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9:29 AM, Dec 7, 2022 tweet this
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The Future of the FIlibuster
In the 118th Congress, there will be 51 Democratic Senators. At least 49 of them want to abolish the filibuster. The holdouts are Manchin and Sinema. Joe Manchin is comfortable with his intransigence, as it makes him the most popular Democratic Senator in the US, especially in his deep-red home state. His re-election in 2024, whether it works or not, is proceeding exactly according to his plan.

But in Arizona, Kyrsten Sinema is in trouble. She has already been censured by the Arizona Democratic Party, and they've already committed to ensuring she does not get the Party nomination for her bid at re-election, also in 2024. I think her resolve to oppose her Party may wither when the 118th Congress is seated.

Whenever she's crossed her arms and closed her eyes in the face of her party, she's had the luxury of not being the only one to do so-- or at least for her sullen opposition to just be symbolic, presumably a performative overture to Republican and Independent voters in Arizona.

That will not be the case in the 118th Congress. Manchin's position is a foregone conclusion; he will opposed the elimination of the filibuster(though he has stated in the recent past that he would support a reform that restores the talking filibuster, rather than the "weekly email by an intern staffer" filibuster). But Sinema has never been out on that limb before, and I doubt she will make that stand.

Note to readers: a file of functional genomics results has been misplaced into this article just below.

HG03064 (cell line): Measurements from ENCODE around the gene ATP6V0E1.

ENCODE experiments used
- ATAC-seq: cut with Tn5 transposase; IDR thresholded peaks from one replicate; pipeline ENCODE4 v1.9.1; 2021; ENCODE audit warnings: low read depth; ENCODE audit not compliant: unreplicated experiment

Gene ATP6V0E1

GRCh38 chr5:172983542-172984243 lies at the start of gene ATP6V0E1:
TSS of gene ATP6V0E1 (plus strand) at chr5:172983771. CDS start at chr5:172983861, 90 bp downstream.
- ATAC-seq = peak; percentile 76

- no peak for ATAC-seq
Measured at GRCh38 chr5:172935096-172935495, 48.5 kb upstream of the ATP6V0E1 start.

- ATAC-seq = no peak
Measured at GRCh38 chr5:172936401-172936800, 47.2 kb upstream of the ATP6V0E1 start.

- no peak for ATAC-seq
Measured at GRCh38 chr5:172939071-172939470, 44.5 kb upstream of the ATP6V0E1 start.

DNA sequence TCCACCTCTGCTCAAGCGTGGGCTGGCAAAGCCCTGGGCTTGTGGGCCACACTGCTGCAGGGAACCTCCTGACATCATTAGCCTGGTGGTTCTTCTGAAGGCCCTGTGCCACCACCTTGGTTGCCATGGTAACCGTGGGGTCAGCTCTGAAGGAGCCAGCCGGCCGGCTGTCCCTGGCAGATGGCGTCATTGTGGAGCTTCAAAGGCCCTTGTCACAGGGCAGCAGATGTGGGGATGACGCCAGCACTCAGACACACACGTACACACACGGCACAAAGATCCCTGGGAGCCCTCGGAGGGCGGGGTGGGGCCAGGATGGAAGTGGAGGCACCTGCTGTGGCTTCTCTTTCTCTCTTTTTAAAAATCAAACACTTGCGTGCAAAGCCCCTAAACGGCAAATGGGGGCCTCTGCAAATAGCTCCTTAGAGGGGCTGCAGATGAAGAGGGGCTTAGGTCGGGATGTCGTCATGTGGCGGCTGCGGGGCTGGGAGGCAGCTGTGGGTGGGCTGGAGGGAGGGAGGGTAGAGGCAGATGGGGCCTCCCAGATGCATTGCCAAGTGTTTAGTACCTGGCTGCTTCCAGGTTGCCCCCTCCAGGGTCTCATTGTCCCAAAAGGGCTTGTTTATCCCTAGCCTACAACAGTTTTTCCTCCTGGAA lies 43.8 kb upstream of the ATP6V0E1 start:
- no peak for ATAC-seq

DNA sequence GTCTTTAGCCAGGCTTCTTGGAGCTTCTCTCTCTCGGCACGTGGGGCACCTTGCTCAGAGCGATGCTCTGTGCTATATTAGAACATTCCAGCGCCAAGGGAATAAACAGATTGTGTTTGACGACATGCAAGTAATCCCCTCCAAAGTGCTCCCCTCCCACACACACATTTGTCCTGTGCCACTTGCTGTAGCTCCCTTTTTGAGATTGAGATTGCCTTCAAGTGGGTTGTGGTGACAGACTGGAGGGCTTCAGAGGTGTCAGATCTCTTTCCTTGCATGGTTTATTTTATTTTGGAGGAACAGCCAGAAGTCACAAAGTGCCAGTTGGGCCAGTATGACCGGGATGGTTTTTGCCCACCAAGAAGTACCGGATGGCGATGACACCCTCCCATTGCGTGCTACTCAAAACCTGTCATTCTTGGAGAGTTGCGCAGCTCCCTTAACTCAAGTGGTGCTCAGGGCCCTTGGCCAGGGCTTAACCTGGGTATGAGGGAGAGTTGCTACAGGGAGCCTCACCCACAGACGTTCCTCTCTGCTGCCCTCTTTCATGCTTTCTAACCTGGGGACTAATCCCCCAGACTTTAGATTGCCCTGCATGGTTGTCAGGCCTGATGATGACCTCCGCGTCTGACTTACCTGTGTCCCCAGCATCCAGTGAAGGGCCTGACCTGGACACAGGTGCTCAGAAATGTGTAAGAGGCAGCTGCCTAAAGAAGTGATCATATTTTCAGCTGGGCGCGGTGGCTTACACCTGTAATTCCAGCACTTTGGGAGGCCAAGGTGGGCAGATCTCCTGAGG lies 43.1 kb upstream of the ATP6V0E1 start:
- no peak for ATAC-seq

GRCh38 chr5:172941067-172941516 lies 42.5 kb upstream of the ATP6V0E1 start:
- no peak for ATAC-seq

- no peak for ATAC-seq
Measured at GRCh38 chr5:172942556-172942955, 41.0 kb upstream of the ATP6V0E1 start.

With that said, I believe the 118th Congress will eliminate the Senate filibuster, beginning a new era of functionality, cooperation, and most importantly, accountability in the Senate. It is my personal opinion that it should be its own agenda item. The message needs to be that the issue is not Democratic policy, but Senate functionality. With a Republican House, Democratic policy has little chance of getting anywhere anyway. But that doesn't mean the filibuster should stay.

Senators owe it to their constituents to have an on-the-record position on every issue on the docket, so they can make a more informed decision on election day.

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